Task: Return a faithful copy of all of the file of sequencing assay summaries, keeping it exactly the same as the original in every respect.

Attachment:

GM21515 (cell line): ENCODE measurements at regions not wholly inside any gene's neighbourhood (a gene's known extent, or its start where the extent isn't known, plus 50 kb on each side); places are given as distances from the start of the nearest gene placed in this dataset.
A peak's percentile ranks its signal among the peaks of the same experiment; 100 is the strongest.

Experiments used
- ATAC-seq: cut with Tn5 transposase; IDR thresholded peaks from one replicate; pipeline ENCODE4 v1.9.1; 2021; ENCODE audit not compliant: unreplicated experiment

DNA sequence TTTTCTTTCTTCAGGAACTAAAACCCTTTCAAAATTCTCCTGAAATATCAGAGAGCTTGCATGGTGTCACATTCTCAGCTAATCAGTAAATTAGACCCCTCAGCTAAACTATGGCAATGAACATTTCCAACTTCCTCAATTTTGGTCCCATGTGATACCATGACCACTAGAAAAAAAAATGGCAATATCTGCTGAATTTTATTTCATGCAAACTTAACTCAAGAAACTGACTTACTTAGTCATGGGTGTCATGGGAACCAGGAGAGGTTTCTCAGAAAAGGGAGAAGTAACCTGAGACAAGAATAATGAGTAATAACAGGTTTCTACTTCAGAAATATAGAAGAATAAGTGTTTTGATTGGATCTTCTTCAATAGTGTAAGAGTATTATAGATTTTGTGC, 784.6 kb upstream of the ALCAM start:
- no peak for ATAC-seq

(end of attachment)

GM21515 (cell line): ENCODE measurements at regions not wholly inside any gene's neighbourhood (a gene's known extent, or its start where the extent isn't known, plus 50 kb on each side); places are given as distances from the start of the nearest gene placed in this dataset.
A peak's percentile ranks its signal among the peaks of the same experiment; 100 is the strongest.

Experiments used
- ATAC-seq: cut with Tn5 transposase; IDR thresholded peaks from one replicate; pipeline ENCODE4 v1.9.1; 2021; ENCODE audit not compliant: unreplicated experiment

DNA sequence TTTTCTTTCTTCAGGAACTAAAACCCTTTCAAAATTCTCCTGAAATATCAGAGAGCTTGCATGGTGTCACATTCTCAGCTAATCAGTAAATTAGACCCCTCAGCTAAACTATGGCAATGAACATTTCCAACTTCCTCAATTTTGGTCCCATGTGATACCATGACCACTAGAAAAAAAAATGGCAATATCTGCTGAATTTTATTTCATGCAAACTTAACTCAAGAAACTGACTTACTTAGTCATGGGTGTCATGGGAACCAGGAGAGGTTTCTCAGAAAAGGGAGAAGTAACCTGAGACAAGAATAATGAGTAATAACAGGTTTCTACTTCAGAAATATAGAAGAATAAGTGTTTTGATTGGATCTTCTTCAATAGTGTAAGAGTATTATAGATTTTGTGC, 784.6 kb upstream of the ALCAM start:
- no peak for ATAC-seq